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Lexington is in need of multi-lingual interpreters to keep up with immigration

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Stu Johnson
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Lexington Multi-Cultural Affairs Coordinator Isabel Taylor-11-15-22 Before Council's General Government Committee

More immigrants continue to make central Kentucky their home. Lexington Multi-Cultural Affairs Coordinator Isabel Taylor said 2006 found 27 languages in the public school system’s learning English programs. In 2022, Taylor noted that number has grown to 96 different languages. Members of the City Council’s General Government Committee got an annual Global Lex report last week. Afterward, Taylor said that growth demonstrates a need.

“It says that we need better infrastructure to be an international city. Because we already are an international city and so we need to catch up with who we are,” said Taylor.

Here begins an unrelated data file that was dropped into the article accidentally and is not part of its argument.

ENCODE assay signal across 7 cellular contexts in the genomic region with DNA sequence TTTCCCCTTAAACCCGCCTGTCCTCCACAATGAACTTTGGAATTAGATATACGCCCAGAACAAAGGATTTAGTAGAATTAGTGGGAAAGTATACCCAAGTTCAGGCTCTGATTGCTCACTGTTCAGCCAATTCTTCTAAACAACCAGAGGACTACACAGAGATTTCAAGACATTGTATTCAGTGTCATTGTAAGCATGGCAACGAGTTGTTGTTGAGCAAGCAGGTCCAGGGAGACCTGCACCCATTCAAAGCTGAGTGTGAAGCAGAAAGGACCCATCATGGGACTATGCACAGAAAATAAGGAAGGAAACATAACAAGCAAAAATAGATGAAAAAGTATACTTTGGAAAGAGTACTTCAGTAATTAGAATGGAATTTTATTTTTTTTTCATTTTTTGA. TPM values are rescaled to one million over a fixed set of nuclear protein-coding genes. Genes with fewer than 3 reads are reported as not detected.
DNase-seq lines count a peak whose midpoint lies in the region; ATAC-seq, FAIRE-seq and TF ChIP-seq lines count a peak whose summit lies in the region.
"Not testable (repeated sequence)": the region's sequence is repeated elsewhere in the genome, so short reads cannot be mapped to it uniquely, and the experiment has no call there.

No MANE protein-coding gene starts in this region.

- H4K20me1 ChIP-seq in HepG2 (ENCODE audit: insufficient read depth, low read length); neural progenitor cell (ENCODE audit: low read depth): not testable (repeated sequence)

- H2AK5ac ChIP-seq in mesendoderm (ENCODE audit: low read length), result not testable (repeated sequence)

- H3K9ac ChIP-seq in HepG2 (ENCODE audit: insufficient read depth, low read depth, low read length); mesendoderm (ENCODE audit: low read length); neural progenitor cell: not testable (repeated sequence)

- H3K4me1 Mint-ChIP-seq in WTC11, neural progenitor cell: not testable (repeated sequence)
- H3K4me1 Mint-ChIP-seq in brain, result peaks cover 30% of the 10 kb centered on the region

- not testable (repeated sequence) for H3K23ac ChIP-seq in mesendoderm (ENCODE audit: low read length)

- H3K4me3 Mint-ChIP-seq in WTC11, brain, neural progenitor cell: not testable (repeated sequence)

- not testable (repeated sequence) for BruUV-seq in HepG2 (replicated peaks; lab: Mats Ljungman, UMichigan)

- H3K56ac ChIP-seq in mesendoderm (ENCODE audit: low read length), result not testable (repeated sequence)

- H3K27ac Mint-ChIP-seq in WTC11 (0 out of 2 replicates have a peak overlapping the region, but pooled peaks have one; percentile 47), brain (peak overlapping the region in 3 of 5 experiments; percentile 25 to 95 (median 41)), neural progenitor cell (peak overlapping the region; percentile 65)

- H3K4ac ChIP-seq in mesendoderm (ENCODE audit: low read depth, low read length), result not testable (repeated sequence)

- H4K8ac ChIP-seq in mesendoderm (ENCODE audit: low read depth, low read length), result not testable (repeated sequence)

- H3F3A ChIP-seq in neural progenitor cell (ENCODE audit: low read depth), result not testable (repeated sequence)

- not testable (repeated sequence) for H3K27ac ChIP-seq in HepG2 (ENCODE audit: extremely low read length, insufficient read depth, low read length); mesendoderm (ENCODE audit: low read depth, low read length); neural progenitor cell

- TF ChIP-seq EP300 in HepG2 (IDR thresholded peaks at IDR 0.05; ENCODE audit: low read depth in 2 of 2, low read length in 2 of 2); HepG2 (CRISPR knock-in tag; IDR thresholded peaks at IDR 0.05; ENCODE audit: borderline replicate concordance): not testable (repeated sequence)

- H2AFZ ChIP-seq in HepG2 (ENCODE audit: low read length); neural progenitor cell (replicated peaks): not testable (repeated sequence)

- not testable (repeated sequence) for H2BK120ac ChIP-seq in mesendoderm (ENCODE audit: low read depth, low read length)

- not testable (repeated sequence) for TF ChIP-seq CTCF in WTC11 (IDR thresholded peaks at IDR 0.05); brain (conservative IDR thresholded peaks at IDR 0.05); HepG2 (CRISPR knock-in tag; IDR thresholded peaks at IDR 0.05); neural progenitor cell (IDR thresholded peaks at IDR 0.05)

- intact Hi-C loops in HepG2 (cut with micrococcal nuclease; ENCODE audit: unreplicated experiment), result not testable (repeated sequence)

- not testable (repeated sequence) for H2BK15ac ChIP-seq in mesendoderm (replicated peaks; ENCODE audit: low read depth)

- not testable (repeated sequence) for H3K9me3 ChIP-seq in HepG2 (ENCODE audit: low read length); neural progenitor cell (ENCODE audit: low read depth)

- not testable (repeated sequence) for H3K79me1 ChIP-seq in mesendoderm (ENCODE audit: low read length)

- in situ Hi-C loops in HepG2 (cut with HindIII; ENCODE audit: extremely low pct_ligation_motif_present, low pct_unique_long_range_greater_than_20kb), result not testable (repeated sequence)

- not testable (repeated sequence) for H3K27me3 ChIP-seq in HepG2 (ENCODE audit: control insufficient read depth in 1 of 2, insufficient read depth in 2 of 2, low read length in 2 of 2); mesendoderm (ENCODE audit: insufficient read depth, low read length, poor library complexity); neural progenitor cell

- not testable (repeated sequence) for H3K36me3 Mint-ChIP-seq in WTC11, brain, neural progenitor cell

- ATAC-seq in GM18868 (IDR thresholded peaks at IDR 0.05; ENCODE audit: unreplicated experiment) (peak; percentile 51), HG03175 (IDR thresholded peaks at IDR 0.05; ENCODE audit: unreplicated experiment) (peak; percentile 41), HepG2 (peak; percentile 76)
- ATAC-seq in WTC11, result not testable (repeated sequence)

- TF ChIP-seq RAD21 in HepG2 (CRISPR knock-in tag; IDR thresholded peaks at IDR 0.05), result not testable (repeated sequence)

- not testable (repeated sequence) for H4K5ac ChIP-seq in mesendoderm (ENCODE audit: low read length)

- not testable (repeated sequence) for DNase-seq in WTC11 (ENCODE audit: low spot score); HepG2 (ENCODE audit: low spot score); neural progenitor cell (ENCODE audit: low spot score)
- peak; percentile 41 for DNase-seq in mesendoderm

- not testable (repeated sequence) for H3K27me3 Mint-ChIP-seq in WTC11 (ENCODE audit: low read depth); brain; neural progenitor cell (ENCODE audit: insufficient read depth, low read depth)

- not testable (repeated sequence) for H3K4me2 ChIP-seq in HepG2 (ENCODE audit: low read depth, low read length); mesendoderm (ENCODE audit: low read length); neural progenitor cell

The Global Lex leader said immigration law is sometimes described as complex as tax law. Taylor noted there’s been much change in immigration law over the last several years. Taylor added immigrants and refugees typically exhibit wage-earning qualities.

“Immigrants are twice as entrepreneurial. They open businesses twice as often as local people, but refugees are even more entrepreneurial. Why, because they don’t speak English and they have to create a job for themselves many times. And they see niches of opportunity,” said Taylor.

Taylor said there’s a significant need for additional interpreters. She said there’s a high burnout rate and interpreters also move on to bigger cities.

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Stu has been reporting for WEKU for more than 30 years.
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